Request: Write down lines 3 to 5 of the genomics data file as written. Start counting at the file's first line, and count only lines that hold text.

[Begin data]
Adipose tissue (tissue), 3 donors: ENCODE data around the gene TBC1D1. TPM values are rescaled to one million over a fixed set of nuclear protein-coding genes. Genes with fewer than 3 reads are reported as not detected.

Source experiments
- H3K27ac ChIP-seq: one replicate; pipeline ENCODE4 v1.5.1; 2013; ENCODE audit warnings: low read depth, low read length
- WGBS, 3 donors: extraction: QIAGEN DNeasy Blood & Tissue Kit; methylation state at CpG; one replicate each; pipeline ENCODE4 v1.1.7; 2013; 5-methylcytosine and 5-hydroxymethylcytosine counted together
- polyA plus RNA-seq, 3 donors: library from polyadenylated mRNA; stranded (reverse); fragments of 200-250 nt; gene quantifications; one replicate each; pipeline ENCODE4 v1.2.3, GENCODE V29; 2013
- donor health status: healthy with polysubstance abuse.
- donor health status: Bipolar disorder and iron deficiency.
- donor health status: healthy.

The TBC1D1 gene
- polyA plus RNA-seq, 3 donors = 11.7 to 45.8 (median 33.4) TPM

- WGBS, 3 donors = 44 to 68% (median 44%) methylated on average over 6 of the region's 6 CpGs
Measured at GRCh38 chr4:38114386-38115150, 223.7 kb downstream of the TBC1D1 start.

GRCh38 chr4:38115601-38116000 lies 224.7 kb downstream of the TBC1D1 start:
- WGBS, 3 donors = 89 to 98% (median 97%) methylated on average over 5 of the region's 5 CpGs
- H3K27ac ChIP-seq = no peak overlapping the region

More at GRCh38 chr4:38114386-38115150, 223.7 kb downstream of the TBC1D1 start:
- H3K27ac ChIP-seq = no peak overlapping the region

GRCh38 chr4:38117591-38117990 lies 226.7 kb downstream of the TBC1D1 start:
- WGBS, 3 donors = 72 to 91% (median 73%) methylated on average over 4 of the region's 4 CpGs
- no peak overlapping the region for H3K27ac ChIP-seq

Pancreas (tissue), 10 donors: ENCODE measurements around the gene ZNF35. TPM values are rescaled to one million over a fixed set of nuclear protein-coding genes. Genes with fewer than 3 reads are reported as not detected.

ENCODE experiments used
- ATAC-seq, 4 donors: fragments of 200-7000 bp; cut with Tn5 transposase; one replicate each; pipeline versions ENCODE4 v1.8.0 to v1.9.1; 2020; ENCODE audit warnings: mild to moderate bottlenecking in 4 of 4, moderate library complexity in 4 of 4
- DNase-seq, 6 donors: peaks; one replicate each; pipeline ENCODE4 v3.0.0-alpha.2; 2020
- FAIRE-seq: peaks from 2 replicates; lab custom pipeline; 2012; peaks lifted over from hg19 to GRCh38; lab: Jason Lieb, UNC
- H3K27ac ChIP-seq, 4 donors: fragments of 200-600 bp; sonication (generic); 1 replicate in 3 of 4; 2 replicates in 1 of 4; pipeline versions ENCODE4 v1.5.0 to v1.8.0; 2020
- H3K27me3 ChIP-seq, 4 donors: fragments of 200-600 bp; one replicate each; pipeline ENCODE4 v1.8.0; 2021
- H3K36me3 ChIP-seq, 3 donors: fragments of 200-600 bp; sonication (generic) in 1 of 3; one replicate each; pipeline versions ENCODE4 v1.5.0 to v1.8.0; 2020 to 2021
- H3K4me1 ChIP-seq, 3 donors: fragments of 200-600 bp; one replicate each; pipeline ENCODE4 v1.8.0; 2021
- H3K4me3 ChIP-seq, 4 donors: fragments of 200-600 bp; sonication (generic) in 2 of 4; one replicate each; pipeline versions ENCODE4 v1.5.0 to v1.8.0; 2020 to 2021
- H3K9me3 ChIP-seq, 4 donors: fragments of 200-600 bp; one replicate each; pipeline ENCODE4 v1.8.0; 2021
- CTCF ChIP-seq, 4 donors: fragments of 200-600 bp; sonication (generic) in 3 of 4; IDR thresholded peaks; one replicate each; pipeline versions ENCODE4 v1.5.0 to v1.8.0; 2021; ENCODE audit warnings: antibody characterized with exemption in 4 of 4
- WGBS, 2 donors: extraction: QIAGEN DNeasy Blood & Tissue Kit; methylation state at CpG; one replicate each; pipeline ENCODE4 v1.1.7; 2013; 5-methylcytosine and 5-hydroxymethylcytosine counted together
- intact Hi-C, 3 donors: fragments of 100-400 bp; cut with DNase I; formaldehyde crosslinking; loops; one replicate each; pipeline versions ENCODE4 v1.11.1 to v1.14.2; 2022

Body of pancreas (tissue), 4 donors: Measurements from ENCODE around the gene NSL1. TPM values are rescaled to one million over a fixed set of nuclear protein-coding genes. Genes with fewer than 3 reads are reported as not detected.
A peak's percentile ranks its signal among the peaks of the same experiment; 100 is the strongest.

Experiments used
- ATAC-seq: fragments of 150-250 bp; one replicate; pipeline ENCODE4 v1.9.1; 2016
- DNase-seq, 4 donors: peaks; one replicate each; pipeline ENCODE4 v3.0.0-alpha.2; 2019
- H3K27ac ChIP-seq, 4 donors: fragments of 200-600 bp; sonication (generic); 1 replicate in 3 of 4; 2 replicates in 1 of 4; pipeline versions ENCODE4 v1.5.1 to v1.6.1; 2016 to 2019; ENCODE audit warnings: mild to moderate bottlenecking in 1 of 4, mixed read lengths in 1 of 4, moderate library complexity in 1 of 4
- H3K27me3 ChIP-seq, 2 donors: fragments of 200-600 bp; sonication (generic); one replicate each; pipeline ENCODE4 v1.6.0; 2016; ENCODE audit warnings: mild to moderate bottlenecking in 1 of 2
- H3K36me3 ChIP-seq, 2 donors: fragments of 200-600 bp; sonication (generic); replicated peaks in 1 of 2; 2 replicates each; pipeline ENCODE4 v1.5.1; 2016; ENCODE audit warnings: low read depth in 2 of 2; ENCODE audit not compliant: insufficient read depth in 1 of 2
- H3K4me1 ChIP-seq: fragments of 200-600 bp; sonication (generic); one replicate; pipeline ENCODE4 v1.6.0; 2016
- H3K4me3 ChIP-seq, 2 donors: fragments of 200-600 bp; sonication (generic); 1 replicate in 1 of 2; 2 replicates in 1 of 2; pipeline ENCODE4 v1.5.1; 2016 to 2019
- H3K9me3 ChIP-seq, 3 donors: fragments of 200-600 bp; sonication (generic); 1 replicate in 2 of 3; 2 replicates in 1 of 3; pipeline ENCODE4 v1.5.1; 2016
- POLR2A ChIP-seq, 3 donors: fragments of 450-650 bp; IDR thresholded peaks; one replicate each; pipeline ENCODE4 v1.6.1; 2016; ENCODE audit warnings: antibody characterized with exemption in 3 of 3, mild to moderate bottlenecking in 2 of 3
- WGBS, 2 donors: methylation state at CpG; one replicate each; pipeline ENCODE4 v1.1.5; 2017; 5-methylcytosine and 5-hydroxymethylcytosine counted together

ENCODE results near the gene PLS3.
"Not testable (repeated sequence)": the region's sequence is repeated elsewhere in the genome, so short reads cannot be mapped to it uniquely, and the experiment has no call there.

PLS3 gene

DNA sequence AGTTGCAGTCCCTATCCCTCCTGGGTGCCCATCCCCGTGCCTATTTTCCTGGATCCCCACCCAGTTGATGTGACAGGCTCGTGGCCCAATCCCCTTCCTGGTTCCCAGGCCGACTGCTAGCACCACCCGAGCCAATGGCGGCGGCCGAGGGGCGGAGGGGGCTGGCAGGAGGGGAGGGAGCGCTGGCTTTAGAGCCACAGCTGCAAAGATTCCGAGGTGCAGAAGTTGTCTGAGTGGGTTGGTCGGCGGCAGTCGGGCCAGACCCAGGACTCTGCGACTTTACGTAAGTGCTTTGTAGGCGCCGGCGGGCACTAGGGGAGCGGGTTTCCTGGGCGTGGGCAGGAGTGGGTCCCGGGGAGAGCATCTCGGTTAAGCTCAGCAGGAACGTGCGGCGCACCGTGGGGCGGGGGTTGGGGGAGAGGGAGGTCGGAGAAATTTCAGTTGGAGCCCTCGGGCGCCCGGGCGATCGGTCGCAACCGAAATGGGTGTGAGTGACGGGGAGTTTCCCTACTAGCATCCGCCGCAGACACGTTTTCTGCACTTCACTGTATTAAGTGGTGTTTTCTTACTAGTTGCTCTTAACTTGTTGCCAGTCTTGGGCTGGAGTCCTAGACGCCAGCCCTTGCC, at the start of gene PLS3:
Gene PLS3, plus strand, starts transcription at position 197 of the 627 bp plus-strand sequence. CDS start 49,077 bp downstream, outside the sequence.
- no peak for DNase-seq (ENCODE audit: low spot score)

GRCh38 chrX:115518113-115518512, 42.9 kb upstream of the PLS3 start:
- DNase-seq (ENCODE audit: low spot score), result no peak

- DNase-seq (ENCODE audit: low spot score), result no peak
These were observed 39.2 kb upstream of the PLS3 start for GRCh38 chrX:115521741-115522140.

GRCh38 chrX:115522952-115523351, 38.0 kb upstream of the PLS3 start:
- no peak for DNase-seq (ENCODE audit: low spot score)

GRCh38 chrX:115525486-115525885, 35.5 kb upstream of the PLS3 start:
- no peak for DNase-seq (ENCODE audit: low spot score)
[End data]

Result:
- H3K27ac ChIP-seq: one replicate; pipeline ENCODE4 v1.5.1; 2013; ENCODE audit warnings: low read depth, low read length
- WGBS, 3 donors: extraction: QIAGEN DNeasy Blood & Tissue Kit; methylation state at CpG; one replicate each; pipeline ENCODE4 v1.1.7; 2013; 5-methylcytosine and 5-hydroxymethylcytosine counted together
- polyA plus RNA-seq, 3 donors: library from polyadenylated mRNA; stranded (reverse); fragments of 200-250 nt; gene quantifications; one replicate each; pipeline ENCODE4 v1.2.3, GENCODE V29; 2013